Palliative sedation: clinical context and ethical questions.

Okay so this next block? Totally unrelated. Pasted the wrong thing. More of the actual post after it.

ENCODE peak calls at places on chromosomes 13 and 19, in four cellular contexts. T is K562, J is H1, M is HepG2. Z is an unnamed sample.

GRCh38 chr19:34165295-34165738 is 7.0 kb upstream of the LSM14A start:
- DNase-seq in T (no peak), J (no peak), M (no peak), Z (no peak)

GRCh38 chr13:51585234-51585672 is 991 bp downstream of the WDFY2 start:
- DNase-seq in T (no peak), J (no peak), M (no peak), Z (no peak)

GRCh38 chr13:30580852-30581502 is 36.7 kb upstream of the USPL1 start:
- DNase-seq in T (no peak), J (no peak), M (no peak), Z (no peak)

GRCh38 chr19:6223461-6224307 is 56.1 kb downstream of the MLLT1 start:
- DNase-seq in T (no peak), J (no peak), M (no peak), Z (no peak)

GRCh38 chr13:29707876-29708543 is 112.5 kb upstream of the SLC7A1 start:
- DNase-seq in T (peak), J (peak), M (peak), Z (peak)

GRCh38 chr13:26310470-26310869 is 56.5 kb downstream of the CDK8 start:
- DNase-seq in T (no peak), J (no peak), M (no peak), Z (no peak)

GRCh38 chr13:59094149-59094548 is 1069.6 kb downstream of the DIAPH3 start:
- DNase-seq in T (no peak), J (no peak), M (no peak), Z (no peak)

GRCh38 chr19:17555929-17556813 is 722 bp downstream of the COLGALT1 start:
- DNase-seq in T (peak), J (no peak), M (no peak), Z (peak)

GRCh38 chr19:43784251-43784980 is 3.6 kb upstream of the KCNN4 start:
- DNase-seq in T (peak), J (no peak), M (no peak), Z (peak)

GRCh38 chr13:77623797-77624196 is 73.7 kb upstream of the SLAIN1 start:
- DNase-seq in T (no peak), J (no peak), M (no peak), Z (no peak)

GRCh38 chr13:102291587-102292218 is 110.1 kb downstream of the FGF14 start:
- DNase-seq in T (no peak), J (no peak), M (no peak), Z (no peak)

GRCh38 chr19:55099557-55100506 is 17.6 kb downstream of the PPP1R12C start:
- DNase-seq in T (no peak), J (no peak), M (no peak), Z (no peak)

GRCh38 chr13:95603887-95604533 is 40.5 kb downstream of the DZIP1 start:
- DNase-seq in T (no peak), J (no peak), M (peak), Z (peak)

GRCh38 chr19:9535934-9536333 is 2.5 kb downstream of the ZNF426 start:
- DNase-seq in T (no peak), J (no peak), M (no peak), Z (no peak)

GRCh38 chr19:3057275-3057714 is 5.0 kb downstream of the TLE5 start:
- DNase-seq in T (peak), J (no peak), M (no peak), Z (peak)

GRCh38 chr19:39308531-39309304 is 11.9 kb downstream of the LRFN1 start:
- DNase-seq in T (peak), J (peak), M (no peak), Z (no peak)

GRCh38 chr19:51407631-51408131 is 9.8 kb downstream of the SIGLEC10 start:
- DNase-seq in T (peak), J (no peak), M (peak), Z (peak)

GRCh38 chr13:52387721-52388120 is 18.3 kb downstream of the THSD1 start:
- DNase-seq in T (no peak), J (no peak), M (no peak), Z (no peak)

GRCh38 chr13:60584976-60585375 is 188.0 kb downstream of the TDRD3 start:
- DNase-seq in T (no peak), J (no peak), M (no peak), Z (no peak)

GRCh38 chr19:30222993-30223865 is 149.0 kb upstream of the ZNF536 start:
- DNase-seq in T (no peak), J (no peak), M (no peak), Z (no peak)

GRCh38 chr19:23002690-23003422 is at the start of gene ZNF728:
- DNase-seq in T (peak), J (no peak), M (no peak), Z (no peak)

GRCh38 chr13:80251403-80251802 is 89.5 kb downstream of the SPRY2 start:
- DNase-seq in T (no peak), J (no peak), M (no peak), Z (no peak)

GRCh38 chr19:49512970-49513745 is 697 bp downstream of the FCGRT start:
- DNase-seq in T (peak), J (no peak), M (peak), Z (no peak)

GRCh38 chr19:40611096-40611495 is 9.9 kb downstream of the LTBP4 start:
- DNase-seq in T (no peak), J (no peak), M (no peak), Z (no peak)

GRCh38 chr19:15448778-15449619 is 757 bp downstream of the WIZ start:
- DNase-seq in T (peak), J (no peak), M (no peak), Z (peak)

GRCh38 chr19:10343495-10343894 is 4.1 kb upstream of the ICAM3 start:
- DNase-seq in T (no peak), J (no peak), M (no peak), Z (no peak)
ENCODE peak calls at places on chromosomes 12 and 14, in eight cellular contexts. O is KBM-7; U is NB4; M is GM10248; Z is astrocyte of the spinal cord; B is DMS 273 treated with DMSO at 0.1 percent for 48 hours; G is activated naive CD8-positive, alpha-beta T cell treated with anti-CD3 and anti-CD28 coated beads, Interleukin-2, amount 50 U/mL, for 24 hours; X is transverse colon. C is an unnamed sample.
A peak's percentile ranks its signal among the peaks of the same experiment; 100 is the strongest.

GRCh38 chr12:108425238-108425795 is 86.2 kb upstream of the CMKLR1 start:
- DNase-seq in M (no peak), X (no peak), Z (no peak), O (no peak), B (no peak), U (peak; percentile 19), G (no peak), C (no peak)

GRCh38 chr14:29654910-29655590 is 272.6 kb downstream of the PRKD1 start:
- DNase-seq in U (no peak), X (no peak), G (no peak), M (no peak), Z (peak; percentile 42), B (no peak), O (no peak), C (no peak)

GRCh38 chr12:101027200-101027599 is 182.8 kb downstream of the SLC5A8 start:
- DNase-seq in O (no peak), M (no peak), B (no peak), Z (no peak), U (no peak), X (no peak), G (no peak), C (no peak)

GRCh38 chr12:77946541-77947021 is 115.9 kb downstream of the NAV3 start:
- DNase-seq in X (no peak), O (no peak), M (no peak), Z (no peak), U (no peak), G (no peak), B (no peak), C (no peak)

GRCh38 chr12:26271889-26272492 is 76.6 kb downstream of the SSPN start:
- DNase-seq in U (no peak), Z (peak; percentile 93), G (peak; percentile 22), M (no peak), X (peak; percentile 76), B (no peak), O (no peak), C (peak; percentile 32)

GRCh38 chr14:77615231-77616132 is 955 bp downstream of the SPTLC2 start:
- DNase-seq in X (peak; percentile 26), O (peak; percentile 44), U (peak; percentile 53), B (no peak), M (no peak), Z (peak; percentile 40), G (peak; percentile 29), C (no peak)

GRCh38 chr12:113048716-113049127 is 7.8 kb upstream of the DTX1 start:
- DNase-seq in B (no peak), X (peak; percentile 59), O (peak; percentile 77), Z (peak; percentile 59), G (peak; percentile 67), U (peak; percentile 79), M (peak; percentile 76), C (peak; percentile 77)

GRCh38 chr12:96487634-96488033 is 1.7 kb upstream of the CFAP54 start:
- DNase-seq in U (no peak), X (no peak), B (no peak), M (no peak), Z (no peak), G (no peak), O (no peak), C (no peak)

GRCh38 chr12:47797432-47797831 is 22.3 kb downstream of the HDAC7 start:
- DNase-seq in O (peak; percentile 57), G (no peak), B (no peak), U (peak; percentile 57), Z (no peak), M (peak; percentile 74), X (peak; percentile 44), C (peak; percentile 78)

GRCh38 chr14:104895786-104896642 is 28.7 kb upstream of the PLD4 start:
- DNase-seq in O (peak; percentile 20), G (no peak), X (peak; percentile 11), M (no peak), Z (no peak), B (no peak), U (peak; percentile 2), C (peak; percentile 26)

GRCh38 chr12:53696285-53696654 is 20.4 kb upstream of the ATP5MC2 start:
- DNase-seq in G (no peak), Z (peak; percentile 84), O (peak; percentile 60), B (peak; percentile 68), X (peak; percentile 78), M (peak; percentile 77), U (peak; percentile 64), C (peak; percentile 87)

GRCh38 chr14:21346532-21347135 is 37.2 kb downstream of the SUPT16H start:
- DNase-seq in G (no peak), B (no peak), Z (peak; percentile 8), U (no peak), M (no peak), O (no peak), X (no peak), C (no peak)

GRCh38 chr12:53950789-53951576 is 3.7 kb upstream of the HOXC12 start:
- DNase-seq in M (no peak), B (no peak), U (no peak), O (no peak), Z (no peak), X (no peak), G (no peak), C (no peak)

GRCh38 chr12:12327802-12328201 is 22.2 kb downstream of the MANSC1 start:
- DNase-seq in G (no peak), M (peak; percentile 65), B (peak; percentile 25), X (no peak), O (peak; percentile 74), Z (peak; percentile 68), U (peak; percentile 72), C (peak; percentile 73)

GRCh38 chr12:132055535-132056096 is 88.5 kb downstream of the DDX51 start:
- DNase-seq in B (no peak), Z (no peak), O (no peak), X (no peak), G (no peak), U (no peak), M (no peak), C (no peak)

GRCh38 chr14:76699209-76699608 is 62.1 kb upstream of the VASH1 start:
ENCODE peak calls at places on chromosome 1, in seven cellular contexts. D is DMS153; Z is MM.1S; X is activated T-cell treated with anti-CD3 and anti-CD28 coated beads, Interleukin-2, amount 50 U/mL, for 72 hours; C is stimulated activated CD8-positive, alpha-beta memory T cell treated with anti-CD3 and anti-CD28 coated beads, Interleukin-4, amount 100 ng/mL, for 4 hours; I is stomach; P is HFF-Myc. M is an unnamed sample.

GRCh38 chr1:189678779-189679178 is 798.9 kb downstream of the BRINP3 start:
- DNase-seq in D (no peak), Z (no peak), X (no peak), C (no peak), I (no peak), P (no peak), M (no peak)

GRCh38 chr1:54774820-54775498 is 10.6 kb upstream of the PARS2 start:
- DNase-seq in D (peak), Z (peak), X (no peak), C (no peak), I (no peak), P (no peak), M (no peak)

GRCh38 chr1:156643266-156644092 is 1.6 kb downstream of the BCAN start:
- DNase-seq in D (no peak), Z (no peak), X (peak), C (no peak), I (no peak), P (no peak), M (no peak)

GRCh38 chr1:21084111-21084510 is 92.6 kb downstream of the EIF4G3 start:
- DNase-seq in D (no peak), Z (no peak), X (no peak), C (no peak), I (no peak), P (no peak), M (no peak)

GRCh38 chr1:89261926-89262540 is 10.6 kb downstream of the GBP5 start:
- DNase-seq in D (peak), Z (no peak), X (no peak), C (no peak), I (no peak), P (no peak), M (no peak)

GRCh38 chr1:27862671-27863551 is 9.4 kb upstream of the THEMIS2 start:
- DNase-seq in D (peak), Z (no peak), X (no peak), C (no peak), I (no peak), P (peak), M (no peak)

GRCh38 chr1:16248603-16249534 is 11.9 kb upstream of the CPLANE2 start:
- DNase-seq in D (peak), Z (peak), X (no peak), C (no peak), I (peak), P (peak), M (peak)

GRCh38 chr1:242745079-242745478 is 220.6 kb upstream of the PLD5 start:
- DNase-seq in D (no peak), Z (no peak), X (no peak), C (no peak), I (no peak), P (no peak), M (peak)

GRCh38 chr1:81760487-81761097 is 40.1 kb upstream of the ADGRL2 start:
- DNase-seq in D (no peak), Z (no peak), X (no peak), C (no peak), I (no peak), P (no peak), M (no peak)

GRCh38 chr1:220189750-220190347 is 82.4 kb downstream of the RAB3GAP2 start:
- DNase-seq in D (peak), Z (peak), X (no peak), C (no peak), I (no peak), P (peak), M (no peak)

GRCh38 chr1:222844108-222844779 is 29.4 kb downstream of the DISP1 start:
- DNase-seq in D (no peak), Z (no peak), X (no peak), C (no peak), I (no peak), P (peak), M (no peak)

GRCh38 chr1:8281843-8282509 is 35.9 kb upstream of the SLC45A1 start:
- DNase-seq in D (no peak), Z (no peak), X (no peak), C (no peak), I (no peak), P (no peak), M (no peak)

Practitioners of palliative medicine frequently encounter patients suffering distress caused by uncontrolled pain or other symptoms. To relieve such distress, palliative medicine clinicians often use measures that result in sedation of the patient. Often such sedation is experienced as a loss by patients and their family members, but sometimes such sedation is sought as the desired outcome. Peace is wanted. Comfort is needed. Sedation appears to bring both. Yet to be sedated is to be cut off existentially from human experience, to be made incapable of engaging self-consciously in any human action. To that extent, it seems that to lose consciousness is to lose something of real value. In this paper, I describe how sedation and the question of intentionally bringing about sedation arise in the care of patients with advanced illness, and I propose heuristics to guide physicians, including Christian physicians, who seek to relieve suffering without contradicting their profession to heal.
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